Monday, June 27, 2022

Deputies who fatally shot man holding girl hostage at knifepoint will not face charges, called ‘heroic’ by DA

Alongside District Attorney Ben David (right), Sheriff McMahon (left) speaks on the Nov. 16 officer-involved shooting: “I’m very proud of how they responded.” Port City Daily/Alexandria Sands Williams)

NEW HANOVER COUNTY — Two deputies with the New Hanover County Sheriff’s Office are reporting back to duty after an investigation by the North Carolina State Bureau of Investigation determined they were justified in fatally shooting a man who took a 9-year-old girl hostage and threatened her at knifepoint for over an hour.

“It is a tragedy anytime a life has to be taken,” Sheriff Ed McMahon said. “But I am convinced that night that a little 9-year-old girl’s life was saved by the actions of our deputies, and I’m very proud of how they responded to their training.”

On Nov. 16, according to District Attorney Ben David, Henry Timberlake Duncan, 43, kidnapped a young girl and was holding her at knifepoint in the front yard of where he was living, 977 Bozeman Rd. Upon arrival, deputies discovered a male victim, shot in the face, was suffering in a van.

“We believe he was taking her hostage because he knew that law enforcement’s arrival was imminent,” David explained during a Wednesday media conference in his office within the courthouse.

New Hanover County emergency services were dispatched to the scene of the crime around 8:31 p.m., arriving eight minutes after a 911 call was made about the abduction.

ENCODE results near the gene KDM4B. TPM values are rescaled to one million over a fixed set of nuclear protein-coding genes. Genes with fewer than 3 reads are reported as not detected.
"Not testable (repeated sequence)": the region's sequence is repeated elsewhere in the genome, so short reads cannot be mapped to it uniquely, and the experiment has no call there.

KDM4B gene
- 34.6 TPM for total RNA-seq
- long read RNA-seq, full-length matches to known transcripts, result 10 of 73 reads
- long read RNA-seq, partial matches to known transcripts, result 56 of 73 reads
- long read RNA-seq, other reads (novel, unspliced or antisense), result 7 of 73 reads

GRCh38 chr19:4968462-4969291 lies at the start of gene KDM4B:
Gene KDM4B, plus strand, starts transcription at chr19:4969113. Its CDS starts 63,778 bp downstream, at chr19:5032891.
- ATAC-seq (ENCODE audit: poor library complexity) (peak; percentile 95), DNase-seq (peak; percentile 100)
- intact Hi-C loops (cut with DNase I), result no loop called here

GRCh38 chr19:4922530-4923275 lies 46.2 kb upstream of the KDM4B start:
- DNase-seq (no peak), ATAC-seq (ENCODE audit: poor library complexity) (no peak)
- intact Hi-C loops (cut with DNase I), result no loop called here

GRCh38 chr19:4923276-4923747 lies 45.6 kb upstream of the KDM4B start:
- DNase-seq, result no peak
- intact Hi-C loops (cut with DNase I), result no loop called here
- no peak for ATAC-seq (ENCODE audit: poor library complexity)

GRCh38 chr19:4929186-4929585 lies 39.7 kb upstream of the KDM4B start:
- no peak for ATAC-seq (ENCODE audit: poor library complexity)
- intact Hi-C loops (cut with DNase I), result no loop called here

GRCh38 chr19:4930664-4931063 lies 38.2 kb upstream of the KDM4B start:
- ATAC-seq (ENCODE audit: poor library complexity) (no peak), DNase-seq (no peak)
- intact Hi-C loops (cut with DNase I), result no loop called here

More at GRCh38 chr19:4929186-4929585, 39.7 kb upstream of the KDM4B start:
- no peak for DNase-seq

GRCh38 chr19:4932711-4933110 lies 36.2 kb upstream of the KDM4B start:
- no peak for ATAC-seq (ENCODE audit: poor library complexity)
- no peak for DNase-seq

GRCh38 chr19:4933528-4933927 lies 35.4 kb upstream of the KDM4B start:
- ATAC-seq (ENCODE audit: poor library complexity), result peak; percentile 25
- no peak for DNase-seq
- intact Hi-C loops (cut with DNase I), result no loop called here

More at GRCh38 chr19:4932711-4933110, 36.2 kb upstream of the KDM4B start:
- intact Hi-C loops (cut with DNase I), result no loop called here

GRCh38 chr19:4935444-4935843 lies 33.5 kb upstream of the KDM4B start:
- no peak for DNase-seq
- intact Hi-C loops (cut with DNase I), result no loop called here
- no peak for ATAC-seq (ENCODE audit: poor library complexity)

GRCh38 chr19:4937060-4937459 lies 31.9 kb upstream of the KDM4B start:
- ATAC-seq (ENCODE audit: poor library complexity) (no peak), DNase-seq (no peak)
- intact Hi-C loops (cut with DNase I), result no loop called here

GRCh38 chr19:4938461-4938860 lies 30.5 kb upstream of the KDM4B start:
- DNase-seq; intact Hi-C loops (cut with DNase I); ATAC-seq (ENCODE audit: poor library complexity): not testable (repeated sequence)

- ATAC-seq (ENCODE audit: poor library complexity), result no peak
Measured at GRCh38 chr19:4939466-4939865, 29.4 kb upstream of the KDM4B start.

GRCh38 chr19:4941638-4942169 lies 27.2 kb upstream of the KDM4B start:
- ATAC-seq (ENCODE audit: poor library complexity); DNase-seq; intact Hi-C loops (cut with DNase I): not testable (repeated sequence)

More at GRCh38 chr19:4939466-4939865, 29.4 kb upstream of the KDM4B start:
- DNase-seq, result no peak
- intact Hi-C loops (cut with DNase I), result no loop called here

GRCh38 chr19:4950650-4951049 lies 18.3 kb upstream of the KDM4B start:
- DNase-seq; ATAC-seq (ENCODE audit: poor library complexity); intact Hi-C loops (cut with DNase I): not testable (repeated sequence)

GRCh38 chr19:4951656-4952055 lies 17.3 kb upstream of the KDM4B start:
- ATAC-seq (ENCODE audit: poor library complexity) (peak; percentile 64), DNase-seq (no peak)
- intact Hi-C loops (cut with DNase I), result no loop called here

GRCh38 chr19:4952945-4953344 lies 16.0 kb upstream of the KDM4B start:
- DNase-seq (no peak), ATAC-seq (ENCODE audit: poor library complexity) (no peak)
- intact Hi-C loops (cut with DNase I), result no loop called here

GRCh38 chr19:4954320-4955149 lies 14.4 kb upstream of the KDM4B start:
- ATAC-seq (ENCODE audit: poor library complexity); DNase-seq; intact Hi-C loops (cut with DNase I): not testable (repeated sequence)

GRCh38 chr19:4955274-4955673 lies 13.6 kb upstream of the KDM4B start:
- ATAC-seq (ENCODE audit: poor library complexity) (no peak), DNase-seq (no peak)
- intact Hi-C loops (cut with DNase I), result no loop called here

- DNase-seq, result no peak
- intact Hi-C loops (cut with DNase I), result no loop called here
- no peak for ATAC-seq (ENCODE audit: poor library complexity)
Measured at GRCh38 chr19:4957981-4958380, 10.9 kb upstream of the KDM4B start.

At first, deputies said they didn’t move toward Duncan out of fear of what he may do to the girl. Duncan was able to barricade himself and the girl inside a camper, holding the weapon to the child’s neck and making threats to kill her, according to David’s summary of events. Deputies reported noticing cuts on and around the girl’s neck and head.

At 9:22 p.m., the sheriff’s emergency response team was called in to negotiate with Duncan. Team members spent more than 40 minutes attempting to talk him down.

David’s summary states that by 10:06 p.m. Duncan started counting down from five, “indicating that he was about to do something drastic to the child.” At “one,” two members of the emergency response team fired one bullet each at the same time, killing Duncan on the scene.

Without injury from the gunfire, the child was rescued and taken to New Hanover Regional Medical Center, where she underwent multiple surgeries for her wounds.

“I understand that she’s doing a lot better,” David said.

The gunshot victim was transported to the hospital with life-threatening injuries. David did not have an update on his condition as of Wednesday. He said the victim and Duncan seem to have known each other but didn’t have specifics of their relationship.

“We have every reason to believe that Duncan did shoot the male,” David affirmed.

Law enforcement leaders did not point to a suspected motivation for the crimes that day.

“Obviously, that’s not subject to a criminal case at this point because it’ll be abated by his death,” David said. “Had he lived, he would have been charged with that attempted murder as well.”